Dan Ferrell writes about do-it-yourself car maintenance and repair. He has certifications in automation and control technology.
There are several symptoms that may point to vapor lock.
When your engine is warm, it may:
- run rough
- experience rough idle
- lack power
- hesitate on acceleration
- stall and start after cooling for an hour or two
- be hard to start
- not start
- perform poorly
Several factors can contribute to vapor lock:
- High underhood temperatures
- Fuel lines next to or touching hot engine components
- Lose of fuel delivery system pressure or flow (volume)(this may be caused by a restricted fuel filter or insufficient voltage to the fuel pump)
- Fuel pump next to hot operating engine
- Faulty check valve in an electric fuel pump assembly
- Clogged fuel return system
- Hot summer weather
- Stop-and-go traffic
- Dirty or restricted in-tank filter
- Faulty fuel tank vent
- Ethanol-enhanced gasoline
- Geographical areas with high altitude
The following sections explain why vapor lock occurs, and how to test for, fix and prevent vapor lock.
I. Why Vapor Lock Occurs
II. Vapor Lock Fix
Testing for vapor lock
III. Preventing Vapor Lock
I. Why Vapor Lock Occurs
Vapor lock occurs when fuel overheats and vaporizes in a fuel line, carburetor or fuel injector, disrupting the correct air-fuel ratio.
Although common in older vehicle models, it wasn't until the appearance of the modern fuel injection system that vapor lock became more prevalent in carbureted engines.
Fuel-injected engines use a more volatile fuel that is easier to vaporize and mix with air for a much better combustion. So this new fuel has a lower boiling point.
However, vapor lock rarely occurs in a modern engine because of the use of an in-tank, electric fuel pump. This allows the pump to operate at a low point in the tank, submerged in fuel, and under a lower temperature than the older mechanical pump located in the engine compartment. Also, in a modern fuel delivery system fuel is pressurized.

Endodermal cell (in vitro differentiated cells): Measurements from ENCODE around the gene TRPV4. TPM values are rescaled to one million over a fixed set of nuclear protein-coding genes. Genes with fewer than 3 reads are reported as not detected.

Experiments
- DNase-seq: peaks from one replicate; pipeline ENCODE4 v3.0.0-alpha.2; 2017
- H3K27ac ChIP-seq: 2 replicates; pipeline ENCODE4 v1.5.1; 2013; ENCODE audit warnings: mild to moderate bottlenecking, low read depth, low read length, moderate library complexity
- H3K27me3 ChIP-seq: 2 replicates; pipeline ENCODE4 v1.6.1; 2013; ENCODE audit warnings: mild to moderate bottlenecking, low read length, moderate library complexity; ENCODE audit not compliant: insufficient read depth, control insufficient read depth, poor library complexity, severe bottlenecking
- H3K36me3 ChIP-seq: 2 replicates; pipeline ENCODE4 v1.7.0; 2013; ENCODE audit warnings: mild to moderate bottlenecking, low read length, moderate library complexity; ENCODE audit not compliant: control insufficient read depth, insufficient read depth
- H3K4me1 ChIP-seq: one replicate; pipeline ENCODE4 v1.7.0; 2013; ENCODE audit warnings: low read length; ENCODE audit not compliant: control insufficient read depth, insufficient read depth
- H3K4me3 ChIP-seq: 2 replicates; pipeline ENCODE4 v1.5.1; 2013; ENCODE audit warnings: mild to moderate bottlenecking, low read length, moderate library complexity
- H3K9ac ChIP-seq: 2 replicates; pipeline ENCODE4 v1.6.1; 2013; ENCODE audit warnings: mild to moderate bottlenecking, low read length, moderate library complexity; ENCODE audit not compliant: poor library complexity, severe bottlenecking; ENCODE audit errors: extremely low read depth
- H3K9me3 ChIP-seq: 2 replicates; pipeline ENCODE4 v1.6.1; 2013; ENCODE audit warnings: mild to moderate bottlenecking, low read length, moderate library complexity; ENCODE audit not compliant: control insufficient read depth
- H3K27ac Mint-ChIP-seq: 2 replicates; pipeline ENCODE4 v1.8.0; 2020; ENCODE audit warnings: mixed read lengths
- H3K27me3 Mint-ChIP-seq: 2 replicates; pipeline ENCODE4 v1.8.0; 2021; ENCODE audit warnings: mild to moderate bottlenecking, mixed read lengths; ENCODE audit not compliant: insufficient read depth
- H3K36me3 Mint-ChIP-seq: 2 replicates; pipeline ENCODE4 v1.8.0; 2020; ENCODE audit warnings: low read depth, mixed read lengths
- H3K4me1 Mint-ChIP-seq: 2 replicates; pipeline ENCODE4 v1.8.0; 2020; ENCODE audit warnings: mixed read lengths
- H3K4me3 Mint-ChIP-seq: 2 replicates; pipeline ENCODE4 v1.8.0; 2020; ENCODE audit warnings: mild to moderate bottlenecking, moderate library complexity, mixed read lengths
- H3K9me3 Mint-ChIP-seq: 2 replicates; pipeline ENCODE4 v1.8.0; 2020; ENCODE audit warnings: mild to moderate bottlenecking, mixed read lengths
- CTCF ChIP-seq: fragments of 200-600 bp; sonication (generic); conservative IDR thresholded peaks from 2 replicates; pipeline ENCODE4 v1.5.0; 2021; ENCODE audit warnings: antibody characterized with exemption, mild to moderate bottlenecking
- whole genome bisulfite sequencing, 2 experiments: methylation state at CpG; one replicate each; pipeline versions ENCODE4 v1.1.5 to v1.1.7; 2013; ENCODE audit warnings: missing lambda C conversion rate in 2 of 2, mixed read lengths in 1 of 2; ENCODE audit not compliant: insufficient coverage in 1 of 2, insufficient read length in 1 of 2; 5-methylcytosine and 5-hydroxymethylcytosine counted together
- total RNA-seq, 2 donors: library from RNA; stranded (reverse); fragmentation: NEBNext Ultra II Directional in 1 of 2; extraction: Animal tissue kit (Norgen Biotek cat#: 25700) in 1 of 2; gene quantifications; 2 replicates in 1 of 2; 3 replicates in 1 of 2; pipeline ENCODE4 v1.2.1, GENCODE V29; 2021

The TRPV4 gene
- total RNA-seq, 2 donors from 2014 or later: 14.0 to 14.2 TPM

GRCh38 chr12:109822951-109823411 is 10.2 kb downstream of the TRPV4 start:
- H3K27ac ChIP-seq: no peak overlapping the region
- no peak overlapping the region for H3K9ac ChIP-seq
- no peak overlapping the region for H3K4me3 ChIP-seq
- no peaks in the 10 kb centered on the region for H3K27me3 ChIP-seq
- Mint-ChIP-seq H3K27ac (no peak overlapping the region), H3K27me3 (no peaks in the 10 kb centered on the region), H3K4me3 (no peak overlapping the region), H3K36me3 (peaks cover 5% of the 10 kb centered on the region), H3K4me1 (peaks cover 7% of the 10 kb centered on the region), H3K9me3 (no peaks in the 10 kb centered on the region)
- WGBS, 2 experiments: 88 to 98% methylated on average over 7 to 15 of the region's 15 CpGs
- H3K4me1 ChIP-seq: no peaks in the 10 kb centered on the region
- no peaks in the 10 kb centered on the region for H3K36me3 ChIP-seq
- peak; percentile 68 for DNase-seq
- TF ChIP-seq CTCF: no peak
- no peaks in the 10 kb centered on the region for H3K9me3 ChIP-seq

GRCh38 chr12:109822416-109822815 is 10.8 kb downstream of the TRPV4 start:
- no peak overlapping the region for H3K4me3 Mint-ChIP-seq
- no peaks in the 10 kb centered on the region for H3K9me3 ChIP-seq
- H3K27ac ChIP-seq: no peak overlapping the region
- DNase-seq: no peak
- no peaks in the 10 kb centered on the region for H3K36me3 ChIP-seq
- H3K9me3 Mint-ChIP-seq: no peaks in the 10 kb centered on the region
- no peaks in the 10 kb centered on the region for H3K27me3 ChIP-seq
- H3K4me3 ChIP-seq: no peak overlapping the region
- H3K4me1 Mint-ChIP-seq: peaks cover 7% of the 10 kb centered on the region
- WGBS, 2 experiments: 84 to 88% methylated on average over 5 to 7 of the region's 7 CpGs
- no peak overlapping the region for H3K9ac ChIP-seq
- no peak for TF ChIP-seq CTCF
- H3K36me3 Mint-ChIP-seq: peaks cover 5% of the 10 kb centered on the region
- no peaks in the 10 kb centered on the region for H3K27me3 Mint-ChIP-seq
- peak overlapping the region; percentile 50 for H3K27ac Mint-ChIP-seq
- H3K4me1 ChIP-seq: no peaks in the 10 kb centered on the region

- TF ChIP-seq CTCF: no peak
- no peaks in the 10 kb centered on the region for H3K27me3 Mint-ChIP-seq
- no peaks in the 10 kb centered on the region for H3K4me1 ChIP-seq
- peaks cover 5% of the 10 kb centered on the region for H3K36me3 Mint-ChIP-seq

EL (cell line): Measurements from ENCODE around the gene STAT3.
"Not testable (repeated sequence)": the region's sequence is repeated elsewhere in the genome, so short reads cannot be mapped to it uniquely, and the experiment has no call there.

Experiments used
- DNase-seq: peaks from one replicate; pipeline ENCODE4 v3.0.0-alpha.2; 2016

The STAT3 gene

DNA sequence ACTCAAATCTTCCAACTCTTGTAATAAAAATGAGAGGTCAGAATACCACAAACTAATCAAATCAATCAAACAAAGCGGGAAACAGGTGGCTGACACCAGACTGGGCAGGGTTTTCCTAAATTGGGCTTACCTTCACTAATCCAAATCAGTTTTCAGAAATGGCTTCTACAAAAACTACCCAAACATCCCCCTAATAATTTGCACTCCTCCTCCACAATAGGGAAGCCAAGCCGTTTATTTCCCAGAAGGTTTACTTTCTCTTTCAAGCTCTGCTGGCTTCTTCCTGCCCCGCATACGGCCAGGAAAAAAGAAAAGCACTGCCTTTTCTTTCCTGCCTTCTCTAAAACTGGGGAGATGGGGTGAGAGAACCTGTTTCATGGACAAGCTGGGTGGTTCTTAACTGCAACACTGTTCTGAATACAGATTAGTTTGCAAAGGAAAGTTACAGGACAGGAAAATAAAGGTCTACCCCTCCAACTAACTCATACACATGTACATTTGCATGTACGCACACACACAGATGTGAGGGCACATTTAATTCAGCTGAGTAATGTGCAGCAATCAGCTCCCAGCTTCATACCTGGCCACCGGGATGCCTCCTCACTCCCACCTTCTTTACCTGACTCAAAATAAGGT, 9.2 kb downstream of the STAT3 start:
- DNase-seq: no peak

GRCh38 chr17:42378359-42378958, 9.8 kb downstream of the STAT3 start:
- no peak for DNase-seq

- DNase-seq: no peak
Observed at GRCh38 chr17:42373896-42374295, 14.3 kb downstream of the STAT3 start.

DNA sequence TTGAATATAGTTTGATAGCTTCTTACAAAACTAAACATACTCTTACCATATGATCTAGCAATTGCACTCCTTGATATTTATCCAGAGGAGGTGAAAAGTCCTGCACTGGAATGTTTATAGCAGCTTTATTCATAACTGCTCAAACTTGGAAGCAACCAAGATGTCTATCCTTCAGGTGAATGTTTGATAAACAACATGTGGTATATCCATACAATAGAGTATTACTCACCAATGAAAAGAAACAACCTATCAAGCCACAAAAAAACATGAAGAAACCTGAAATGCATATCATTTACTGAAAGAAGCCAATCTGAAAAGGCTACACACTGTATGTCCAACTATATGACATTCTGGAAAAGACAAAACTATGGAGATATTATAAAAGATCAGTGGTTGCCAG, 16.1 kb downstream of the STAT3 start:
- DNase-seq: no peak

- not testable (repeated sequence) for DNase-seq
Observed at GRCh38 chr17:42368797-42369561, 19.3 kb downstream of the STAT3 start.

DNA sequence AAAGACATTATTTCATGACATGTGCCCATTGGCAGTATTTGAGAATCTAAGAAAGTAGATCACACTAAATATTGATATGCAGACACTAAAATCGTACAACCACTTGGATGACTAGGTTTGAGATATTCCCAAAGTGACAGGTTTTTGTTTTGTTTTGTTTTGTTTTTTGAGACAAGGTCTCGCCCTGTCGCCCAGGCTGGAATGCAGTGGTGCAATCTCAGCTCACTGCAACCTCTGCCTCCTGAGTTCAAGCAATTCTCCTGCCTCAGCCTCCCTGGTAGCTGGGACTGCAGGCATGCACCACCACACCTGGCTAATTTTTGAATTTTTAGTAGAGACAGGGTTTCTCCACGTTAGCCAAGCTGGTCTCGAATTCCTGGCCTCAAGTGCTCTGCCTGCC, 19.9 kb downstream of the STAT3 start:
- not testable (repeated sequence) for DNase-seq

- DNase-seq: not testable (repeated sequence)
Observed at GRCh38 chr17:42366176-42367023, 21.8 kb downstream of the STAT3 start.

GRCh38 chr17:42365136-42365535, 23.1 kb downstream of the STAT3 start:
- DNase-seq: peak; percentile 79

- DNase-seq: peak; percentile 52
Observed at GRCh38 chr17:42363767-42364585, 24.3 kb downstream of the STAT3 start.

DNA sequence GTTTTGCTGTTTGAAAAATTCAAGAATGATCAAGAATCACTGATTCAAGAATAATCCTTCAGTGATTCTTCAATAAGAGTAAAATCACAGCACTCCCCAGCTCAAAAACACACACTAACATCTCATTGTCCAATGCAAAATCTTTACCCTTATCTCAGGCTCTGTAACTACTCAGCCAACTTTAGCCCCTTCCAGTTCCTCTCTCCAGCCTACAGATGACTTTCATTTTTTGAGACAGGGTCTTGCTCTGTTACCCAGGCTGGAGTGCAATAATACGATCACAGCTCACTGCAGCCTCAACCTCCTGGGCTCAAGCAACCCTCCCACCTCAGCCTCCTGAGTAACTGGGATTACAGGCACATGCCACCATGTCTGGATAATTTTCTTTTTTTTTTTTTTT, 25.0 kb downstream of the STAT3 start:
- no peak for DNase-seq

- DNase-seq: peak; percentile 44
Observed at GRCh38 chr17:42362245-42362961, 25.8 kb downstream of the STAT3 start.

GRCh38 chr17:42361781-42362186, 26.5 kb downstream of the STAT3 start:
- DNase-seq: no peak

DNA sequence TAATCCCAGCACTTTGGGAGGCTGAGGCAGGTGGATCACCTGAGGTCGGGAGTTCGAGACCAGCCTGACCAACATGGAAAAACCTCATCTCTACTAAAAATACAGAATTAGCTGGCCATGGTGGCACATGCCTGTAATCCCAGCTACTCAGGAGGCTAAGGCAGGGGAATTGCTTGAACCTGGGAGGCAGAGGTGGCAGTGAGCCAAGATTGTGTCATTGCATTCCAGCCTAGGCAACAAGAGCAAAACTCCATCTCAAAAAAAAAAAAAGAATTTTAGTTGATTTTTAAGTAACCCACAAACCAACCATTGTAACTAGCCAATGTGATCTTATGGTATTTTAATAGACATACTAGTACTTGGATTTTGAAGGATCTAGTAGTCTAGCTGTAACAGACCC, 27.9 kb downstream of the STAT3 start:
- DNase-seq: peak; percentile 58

Furthermore, modern engines are equipped with an electric cooling fan, making it even harder for vapor bubbles to form in the fuel lines under high ambient or operating temperatures.
In contrast, most carbureted engines use a mechanical fuel pump to pull fuel out of the tank to feed the engine. This creates a vacuum in the fuel line (lower atmospheric pressure) that makes fuel more prone to vaporization under engine high temperatures.
Besides, this mechanical fuel pump sits next to the engine, allowing hot ambient, underhood and engine temperatures (usually above 100 F or 37.8 C) to transfer to fuel lines and carburetor.
The heat vaporizes the nonpressurized fuel in the line or carburetor. This vapor expands and creates bubbles that displace fuel, reducing or preventing flow altogether, creating vapor lock and causing the engine to run lean.
Still, a modern fuel-injected system can suffer from vapor lock, not only if pressure in the fuel line drops (faulty fuel pressure regulator or fuel pump, for example) and the fuel line is subjected to high temperatures, but also modern engines that may reach between 248 and 284 F (120 and 140 C) using ethanol blended fuels.
High-altitude geographic areas can contribute to vapor lock as well by lowering the fuel boiling point.
Read More from AxleAddict
II. Vapor Lock Fix
Diagnosing a fuel system for vapor lock problems is not a clear-cut process, but you can search for clues that may point to it. For example, ask yourself the following questions:
- Does your engine uses a carburetor?
- Does the engine hesitate or stumble once it warms up?
- Does it only happen under hot weather conditions when driving in heavy traffic?
- Does the warmed engine stalls and won't start until it cools?
Although rare, a fuel injection system can show the same symptoms if fuel vapor finds its way through the delivery system. However, similar symptoms can appear when dealing with a faulty ignition coil, ignition control module or fuel pump. In this case, though, you'll notice the same symptoms even in cold weather. A component with a broken coil or electrical circuit may only need to reach operating temperature to fail.
Testing for Vapor Lock:
If your engine show these symptoms, try the following test the next time your warmed engine stalls or is hard to start when warm: